Tinking is not much fun. But sometimes you need to undo that knitting and then you only have two choices: pull out the needles and start ripping, or undo one stitch at a time. Tinking is the one stitch-at-a-time way.
Did you know that Tink is knit spelled backwards? I didn’t. A student of mine had to point that out to me. And I should have known that not only because its pretty obvious (duh), but tinking is undoing knitting by working your needles in reverse.
Let Do Some Tinking
In the video below I start with a plain piece of stockinette and then move on to lace. One of the reasons tinking is hard to get the hang of is because each stitch is tinked differently. A k2tog is made differently from a ssk. It has to be tinked differently. In the video I show how to tink:
- yarn overs (those are dead simple)
- knit 2 togthers
- slip, slip, knits
Knit on with confidence (as Elizabeth Zimmermann said) and when you have to tink, do that with confidence too. If you have a lot of stitches to tink out you may need to find some quiet, bad-cat-free time. Go find a cup of coffee too. Don’t try to rush it. Tinking seems to require more concentration than knitting for some reason.
Like this video? I have more knitting tutorials and you might like those too. There are also tutorials for crochet and handspinning. And if you have a topic you want to see covered that I haven’t done, let me know. I take requests.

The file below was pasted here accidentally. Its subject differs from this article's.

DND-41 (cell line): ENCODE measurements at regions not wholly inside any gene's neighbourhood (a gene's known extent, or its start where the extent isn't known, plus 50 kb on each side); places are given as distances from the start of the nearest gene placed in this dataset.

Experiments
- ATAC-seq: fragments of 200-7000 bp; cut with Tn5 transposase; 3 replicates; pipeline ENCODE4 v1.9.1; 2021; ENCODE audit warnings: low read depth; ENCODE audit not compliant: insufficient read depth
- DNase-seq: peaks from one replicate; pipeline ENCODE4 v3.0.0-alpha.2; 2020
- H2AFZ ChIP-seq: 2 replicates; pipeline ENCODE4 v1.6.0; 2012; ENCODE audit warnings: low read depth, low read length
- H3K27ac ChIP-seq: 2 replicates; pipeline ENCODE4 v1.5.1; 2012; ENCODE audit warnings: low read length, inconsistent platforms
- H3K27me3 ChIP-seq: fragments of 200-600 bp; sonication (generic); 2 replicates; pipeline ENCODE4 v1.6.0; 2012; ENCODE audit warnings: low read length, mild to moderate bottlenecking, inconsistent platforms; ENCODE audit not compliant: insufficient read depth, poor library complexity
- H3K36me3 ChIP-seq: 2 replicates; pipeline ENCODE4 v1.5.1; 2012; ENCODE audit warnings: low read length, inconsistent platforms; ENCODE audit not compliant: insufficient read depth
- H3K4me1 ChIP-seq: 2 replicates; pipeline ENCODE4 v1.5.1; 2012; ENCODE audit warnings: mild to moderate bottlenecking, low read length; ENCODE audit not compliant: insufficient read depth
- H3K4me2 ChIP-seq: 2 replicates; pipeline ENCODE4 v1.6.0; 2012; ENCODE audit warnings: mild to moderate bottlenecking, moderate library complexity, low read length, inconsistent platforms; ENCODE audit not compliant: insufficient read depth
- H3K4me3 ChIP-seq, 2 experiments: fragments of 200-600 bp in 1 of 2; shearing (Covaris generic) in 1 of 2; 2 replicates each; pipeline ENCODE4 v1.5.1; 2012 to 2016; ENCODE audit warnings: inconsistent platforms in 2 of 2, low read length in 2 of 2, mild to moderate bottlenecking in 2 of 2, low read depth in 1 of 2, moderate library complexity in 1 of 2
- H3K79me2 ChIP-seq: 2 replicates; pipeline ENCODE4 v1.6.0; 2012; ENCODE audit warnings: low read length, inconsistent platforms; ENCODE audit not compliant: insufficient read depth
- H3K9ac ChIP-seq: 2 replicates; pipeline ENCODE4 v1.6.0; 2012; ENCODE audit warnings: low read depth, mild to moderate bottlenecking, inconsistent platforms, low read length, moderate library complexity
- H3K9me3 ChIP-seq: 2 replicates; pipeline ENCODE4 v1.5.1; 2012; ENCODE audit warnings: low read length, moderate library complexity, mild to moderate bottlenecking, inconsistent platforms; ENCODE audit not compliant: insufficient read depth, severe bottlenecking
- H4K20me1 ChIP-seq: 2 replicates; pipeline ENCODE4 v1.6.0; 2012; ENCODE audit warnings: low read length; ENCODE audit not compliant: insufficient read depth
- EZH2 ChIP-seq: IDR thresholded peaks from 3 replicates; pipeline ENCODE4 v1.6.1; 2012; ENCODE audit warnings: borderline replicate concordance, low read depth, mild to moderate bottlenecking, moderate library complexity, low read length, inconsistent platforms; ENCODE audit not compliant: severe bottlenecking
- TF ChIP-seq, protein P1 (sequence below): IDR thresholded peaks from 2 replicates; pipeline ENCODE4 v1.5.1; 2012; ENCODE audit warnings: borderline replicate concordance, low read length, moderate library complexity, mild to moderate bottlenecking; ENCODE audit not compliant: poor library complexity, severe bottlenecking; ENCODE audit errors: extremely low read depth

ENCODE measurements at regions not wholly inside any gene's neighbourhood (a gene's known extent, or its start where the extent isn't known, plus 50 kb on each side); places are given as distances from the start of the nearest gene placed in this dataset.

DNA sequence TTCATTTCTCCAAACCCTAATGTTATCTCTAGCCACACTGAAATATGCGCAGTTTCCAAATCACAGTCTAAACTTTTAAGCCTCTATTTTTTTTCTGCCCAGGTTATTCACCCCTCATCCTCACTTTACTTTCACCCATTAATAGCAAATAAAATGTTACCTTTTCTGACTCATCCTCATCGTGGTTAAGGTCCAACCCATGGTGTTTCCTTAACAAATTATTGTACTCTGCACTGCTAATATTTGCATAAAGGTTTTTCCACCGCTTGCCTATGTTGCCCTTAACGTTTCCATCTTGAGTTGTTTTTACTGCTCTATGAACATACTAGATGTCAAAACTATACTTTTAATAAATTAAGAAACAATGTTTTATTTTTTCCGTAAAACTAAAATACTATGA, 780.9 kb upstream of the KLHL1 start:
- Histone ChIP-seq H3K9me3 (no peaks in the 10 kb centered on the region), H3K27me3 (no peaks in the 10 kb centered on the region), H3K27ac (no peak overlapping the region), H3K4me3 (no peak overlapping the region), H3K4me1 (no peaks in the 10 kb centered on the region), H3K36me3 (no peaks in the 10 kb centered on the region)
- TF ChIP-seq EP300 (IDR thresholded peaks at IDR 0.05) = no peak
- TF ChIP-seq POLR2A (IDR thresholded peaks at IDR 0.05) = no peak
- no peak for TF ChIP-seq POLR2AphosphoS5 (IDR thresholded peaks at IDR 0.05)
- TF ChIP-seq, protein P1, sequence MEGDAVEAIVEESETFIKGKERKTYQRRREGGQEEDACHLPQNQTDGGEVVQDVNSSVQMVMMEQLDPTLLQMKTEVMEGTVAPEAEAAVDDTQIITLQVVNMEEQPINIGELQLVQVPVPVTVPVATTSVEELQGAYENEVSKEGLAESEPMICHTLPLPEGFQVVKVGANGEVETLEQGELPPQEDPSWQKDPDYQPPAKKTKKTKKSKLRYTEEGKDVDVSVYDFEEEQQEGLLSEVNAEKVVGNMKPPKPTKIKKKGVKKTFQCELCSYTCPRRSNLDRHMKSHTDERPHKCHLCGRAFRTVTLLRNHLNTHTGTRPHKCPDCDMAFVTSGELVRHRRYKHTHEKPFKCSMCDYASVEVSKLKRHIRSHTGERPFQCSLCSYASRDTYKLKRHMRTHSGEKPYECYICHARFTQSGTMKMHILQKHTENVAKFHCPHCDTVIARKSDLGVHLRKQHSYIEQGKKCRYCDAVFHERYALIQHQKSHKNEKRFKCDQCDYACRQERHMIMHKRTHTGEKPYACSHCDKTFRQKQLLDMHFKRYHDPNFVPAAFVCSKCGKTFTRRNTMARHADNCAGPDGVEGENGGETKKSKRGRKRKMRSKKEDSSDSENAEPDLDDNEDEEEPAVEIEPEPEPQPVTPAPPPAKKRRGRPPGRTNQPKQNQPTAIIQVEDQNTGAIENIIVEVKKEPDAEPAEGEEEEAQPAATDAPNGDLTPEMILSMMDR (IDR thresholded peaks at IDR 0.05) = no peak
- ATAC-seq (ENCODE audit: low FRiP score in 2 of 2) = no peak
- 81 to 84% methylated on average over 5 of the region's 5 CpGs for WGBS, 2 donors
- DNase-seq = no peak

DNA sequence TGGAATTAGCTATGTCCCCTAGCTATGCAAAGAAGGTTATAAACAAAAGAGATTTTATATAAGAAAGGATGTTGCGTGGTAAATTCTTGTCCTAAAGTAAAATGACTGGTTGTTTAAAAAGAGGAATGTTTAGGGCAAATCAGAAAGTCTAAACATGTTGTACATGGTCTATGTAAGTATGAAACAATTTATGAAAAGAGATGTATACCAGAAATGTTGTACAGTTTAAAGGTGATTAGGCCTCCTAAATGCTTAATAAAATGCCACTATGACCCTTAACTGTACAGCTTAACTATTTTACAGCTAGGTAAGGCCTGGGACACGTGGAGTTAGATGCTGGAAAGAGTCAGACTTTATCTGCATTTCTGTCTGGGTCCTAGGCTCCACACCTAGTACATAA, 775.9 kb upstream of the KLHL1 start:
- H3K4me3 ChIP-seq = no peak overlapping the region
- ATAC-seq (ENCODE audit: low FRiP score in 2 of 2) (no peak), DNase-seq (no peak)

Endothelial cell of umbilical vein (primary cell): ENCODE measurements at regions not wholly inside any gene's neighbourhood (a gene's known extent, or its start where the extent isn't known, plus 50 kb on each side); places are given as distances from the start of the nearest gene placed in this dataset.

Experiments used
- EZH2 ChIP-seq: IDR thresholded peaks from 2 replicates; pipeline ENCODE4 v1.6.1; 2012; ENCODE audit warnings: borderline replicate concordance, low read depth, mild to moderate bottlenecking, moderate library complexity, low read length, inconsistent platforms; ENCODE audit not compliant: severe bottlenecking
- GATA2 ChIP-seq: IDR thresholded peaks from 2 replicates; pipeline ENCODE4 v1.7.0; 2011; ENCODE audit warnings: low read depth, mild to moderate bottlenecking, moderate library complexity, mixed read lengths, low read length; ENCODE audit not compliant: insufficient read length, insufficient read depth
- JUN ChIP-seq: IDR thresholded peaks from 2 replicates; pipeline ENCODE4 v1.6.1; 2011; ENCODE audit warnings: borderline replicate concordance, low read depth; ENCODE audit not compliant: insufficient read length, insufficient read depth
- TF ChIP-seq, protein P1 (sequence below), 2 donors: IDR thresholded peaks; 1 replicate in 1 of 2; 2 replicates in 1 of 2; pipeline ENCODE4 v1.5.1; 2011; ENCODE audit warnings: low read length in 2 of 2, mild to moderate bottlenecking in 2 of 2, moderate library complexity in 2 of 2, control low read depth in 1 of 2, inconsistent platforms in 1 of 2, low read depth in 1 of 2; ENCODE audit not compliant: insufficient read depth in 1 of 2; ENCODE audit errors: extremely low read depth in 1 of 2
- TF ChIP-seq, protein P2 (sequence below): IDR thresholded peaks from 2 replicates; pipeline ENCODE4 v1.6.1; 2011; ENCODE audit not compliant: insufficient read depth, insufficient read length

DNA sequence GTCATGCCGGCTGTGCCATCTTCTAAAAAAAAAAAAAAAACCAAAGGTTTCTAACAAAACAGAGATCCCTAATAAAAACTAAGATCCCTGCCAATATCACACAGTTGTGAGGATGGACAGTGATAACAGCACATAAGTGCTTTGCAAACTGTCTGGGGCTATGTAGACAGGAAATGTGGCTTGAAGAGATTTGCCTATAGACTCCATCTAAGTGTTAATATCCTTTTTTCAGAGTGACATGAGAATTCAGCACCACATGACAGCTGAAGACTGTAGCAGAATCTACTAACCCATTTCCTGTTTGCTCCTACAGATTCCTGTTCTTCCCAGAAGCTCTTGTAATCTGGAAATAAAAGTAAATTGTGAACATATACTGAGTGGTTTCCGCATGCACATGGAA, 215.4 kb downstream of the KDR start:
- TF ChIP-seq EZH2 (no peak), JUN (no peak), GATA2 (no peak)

"There is no failure. Only feedback." - Robert Allen
10 Comments on "Sunday Stitch – How to Tink"
I love your videos! You do such an excellent job of teaching!
Thanks! Glad you liked it.
The camera work is really good. This will be something I come back to again and again. SSK especially helpful.
That ssk trips knitters up. Glad you found it helpful and THANK-YOU for the encouragement on the videos. LOL. They are getting better but very slowly.
Really well explained. Thanks so much.
I’ve had to tink quite a bit at times, and worked out most of it by luck and error, but you explain it really well.
Now … how do you do a “sl1 k1 psso” ?
(not that I need to right now, I’m almost finished that project) 🙂
Glad it was helpful. And those decreases made with slipped stitches are a PAIN. If you ever need to tink those
step 1) say a dirty word
step 2) pass the stitch to the left needle
step 3) pull the slipped-and-passed-over stitch up and over to the right needle using the right tip
step 4) slip the “k1” part over to the right needle
step 5) tink the “k1”, & pass the “slipped stitch” over to the left needle
Well, now I know why my ssk and purl tinks are always twisted! Not that it has been a huge deal, I usually just go through the back loop the second go-around or reverse it when I get back to them. Thanks Jenn!
Notice that here is no tutorial on this site for putting a whole row of stitches back on a needle. That’s because when I do it, those stitches are always twisted. 🙂 And I don’t much care! Like you you, I just fix it as I knit the next row.
Tinking and ripping… the important part is to get the stitch on the needle before it drops and runs. Right? right.
Right! Because that will be the time that the FOL (feline over-lord) is on you or wants to play with the yarn and there is no crochet hook in sight!
Exactly. Nothing bring the bad-kitties out to play and mess with me like have a dropped stitch.